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Argus | Aruba seeks mid-May refinery deal with Citgo

HomeMediaArgus | Aruba seeks mid-May refinery deal with Citgo
De raffinaderij in San Nicolas - Aruba
De raffinaderij in San Nicolas – Aruba

Kingston, 4 May (Argus) — Venezuelan state-owned PdV´s US downstream subsidiary Citgo and the government of Aruba are working to conclude a final agreement by 15 May for recommissioning and operating parts of the 235,000 b/d refinery on the Caribbean island, Aruban officials close to the negotiations told Argus.

US independent refiner Valero mothballed the refinery for economic reasons in March 2012.

The Aruba government and Citgo had set a 31 March deadline for concluding a final agreement, but this has been extended “by mutual consent,” one official said.

The talks will determine the terms of a 25-year lease.

“There are many technical and financial details that have to be agreed, and these require more time,” the official said.

“We are anxious for the refinery to be restarted, but we want to ensure that it is a viable and sustainable operation, and Citgo has similar concerns.”

Neither Citgo nor Valero have commented on the negotiations that started in July 2015, after Valero agreed to temporarily suspend the dismantling of the refinery.

Dutch-controlled Aruba lies 29km (18mi) off Venezuela’s coast.

The refinery would give cash-strapped PdV another nearby logistical base for offshore blending of its extra-heavy crude from the Orinoco oil belt with light crude and naphtha. The company already leases the Isla refinery in Curacao and leases Caribbean storage.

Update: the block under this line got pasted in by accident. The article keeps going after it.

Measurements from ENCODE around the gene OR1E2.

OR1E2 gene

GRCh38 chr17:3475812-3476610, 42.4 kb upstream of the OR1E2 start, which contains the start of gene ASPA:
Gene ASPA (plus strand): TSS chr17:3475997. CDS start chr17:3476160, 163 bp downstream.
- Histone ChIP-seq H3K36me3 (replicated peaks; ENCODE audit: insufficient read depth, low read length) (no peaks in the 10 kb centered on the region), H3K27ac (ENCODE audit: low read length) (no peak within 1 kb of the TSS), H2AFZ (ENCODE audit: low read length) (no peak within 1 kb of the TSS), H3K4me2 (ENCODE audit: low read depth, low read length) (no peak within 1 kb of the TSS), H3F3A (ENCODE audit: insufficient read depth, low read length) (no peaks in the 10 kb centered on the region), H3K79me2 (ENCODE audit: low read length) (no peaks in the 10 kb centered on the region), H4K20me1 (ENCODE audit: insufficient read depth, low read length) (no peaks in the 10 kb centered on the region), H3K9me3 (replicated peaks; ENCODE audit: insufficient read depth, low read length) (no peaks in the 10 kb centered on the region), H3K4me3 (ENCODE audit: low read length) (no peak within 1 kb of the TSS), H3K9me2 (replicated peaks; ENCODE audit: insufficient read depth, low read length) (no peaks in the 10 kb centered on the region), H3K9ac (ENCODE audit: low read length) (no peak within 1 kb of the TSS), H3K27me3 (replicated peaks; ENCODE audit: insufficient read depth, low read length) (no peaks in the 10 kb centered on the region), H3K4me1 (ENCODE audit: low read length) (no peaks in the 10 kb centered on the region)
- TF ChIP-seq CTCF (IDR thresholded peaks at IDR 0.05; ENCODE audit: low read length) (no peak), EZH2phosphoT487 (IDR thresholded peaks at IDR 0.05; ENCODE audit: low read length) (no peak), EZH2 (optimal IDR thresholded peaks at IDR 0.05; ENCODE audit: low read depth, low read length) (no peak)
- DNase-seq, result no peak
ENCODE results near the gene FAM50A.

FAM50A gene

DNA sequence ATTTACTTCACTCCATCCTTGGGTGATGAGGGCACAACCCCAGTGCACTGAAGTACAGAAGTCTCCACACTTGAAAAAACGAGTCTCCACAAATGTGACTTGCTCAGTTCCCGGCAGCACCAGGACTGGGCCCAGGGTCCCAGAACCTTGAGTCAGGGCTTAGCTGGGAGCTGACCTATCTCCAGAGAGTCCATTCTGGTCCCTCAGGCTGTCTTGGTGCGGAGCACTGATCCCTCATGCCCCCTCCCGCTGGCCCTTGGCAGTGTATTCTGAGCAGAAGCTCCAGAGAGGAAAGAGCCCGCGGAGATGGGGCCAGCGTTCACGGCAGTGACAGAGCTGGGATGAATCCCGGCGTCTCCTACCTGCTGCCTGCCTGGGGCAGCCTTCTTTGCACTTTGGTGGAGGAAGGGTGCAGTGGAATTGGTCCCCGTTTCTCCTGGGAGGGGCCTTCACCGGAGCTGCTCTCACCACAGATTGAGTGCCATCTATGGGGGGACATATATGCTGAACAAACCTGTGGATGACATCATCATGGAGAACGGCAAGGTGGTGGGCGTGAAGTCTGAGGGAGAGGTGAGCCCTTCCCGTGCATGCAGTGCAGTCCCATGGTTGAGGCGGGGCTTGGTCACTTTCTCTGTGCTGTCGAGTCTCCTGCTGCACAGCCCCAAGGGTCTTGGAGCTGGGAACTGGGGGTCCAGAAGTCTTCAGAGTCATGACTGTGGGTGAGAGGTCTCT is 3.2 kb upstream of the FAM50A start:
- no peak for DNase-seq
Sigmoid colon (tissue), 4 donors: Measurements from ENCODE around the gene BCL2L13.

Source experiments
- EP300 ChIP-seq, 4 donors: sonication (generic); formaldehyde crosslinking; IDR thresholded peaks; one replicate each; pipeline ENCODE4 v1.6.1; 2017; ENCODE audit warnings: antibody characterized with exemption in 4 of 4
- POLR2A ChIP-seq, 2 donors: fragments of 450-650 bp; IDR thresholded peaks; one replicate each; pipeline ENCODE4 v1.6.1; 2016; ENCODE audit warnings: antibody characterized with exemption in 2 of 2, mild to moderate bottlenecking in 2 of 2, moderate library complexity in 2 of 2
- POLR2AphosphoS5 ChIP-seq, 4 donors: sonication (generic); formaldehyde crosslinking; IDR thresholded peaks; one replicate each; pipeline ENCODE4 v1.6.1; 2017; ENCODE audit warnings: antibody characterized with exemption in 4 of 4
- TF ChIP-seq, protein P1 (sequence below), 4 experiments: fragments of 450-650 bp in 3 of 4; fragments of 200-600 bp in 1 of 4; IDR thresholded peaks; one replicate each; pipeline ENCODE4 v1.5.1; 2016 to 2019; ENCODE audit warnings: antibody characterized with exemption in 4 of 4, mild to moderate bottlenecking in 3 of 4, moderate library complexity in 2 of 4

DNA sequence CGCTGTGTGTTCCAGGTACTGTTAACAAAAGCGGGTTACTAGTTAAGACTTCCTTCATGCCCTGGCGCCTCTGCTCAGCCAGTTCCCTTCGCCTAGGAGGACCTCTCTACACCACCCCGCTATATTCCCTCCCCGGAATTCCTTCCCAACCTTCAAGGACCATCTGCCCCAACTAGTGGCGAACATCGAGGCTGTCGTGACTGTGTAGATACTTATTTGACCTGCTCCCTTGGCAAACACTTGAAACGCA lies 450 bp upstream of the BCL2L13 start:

A Venezuelan official told Argus that PdV is structuring the deal through Citgo because it lacks the financial capacity to execute it on its own.

By leveraging Citgo, PdV ensures lower borrowing costs for any external financing needed to fund the recommissioning. The deal would also move some Citgo pre-tax revenue and profit to Aruba from the US, reducing Citgo’s US tax bill, the official said.

When it was in operation, the refinery processed heavy sour crude into distillates and intermediate feedstock. It did not produce finished products.

The Aruba facility is currently used as an oil storage terminal, featuring 63 tanks with almost 12mn bl of total storage capacity.

The facility also has two deepwater marine docks capable of receiving ultra-large crude carriers and six refined product docks, as well as a truck rack for local deliveries.

Aruba’s prime minister Mike Eman said in 2012 that China’s state-run PetroChina had concluded an “agreement in principle” with Valero to purchase the refinery. The transaction did not materialize, leading Valero to close the facility.

Bron: Reueters

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